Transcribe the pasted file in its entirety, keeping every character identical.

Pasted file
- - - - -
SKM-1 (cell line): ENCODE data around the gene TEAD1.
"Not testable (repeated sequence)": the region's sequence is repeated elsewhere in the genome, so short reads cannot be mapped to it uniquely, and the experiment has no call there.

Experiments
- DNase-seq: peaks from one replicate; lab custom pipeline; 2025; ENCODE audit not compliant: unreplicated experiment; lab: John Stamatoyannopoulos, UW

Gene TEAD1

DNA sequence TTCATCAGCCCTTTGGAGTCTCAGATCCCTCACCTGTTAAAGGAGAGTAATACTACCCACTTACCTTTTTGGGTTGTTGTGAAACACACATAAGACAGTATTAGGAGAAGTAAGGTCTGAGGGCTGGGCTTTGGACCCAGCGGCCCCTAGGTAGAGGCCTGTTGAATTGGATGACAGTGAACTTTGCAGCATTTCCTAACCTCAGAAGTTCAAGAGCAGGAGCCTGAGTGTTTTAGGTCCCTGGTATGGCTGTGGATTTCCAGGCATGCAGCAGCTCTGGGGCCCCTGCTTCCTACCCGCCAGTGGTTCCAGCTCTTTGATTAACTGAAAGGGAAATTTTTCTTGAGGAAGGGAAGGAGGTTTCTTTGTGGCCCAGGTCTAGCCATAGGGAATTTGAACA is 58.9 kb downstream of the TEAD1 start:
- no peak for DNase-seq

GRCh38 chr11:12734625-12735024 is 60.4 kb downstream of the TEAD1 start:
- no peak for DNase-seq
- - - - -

SKM-1 (cell line): ENCODE data around the gene TEAD1.
"Not testable (repeated sequence)": the region's sequence is repeated elsewhere in the genome, so short reads cannot be mapped to it uniquely, and the experiment has no call there.

Experiments
- DNase-seq: peaks from one replicate; lab custom pipeline; 2025; ENCODE audit not compliant: unreplicated experiment; lab: John Stamatoyannopoulos, UW

Gene TEAD1

DNA sequence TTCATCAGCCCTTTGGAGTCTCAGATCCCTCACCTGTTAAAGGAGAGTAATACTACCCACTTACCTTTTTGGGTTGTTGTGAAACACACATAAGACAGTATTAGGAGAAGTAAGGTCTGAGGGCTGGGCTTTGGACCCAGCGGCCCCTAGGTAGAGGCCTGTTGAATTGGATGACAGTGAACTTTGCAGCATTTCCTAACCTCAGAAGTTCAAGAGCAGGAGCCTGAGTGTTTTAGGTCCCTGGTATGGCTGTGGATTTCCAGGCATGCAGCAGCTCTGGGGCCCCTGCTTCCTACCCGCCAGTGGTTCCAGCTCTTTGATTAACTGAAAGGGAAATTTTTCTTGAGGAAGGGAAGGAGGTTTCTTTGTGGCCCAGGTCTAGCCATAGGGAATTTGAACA is 58.9 kb downstream of the TEAD1 start:
- no peak for DNase-seq

GRCh38 chr11:12734625-12735024 is 60.4 kb downstream of the TEAD1 start:
- no peak for DNase-seq